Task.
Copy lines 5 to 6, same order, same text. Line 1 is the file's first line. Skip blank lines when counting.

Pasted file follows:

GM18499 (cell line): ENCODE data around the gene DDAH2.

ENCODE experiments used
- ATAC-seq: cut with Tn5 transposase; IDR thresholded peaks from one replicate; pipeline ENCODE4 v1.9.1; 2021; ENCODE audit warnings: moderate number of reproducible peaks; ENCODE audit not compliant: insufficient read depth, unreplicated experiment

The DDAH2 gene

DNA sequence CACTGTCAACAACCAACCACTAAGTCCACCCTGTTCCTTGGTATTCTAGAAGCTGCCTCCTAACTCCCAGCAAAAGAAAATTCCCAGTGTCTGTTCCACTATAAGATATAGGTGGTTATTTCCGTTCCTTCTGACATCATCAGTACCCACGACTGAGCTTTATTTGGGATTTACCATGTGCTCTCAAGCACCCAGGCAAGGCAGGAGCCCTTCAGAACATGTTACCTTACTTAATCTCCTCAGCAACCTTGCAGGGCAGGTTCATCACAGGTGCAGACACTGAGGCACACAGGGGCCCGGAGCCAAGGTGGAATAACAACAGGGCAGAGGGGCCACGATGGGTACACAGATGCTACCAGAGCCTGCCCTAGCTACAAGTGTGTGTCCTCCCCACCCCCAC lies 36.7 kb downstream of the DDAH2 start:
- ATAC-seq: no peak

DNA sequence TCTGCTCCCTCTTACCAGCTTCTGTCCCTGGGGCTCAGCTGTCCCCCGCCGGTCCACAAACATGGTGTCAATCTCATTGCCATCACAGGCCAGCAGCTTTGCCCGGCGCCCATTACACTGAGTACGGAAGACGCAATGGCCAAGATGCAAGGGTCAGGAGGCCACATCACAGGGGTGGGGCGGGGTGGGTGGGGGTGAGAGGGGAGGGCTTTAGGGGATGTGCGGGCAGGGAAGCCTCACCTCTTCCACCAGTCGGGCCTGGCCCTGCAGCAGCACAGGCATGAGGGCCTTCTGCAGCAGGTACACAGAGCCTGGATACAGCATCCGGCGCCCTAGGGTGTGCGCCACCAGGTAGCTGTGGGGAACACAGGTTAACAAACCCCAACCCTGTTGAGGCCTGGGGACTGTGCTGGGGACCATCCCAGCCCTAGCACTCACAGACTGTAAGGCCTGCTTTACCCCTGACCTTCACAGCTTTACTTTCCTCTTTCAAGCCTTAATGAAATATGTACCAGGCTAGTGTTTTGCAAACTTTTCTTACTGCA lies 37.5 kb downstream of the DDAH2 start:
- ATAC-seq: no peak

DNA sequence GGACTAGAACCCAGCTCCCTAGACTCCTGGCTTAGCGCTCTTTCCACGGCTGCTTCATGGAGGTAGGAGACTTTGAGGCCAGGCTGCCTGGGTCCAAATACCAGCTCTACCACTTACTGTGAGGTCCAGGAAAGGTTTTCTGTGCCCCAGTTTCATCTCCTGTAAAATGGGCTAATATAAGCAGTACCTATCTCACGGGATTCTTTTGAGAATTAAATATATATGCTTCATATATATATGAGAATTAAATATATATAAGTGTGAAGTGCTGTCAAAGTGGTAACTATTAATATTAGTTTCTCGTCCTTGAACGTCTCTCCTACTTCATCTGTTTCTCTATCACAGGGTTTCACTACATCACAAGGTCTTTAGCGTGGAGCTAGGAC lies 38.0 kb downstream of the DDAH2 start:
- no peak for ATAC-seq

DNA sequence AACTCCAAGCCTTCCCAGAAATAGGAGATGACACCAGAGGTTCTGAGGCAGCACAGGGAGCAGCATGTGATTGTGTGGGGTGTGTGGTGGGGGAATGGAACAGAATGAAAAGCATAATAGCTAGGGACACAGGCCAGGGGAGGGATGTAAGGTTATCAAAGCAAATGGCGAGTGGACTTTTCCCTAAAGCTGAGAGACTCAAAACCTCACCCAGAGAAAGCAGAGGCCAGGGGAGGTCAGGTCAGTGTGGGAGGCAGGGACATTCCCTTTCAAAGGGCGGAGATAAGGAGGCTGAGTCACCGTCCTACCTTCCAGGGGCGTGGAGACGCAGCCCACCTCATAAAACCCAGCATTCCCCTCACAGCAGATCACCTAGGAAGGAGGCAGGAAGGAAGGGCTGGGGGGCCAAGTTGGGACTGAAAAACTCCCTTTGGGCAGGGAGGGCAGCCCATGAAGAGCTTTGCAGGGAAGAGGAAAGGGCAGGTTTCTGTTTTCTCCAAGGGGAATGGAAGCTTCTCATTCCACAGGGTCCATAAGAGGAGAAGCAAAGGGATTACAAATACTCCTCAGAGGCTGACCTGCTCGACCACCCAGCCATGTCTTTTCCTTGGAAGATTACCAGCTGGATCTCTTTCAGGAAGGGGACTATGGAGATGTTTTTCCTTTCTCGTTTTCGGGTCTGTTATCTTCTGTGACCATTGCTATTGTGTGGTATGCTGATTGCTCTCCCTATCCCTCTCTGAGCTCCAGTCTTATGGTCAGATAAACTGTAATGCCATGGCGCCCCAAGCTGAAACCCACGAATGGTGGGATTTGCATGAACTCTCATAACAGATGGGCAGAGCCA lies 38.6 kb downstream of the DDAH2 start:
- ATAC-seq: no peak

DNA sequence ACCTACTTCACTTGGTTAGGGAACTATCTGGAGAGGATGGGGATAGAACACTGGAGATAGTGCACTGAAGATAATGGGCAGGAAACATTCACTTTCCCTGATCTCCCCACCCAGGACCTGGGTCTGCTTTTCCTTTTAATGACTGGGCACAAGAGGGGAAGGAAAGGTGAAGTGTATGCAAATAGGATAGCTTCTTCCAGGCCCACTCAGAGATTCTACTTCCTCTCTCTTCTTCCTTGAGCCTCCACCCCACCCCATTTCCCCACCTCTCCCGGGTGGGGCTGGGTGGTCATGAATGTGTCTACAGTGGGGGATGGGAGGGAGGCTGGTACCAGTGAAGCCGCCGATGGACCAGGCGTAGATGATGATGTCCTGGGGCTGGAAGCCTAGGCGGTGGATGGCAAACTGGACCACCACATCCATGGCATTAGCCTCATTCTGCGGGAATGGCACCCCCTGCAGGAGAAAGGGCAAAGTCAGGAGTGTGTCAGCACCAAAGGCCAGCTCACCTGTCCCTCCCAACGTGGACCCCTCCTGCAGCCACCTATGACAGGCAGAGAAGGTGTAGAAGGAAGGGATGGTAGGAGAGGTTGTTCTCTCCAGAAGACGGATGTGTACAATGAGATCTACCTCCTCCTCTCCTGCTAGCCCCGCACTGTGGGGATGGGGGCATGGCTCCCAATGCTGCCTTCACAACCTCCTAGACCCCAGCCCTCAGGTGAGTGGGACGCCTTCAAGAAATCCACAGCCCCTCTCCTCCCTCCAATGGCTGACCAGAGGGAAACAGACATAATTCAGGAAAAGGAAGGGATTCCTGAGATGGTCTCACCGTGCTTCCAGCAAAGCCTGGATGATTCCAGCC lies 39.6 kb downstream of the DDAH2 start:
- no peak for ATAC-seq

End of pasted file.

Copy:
DNA sequence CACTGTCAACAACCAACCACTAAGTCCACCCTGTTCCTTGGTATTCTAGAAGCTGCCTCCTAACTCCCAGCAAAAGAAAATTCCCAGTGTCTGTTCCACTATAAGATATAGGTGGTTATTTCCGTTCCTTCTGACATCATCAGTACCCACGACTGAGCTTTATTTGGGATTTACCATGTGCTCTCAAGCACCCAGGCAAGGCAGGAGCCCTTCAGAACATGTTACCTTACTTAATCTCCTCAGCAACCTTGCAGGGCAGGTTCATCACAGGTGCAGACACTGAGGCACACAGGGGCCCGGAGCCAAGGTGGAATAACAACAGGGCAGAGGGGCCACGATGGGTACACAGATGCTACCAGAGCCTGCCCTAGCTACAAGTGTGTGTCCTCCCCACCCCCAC lies 36.7 kb downstream of the DDAH2 start:
- ATAC-seq: no peak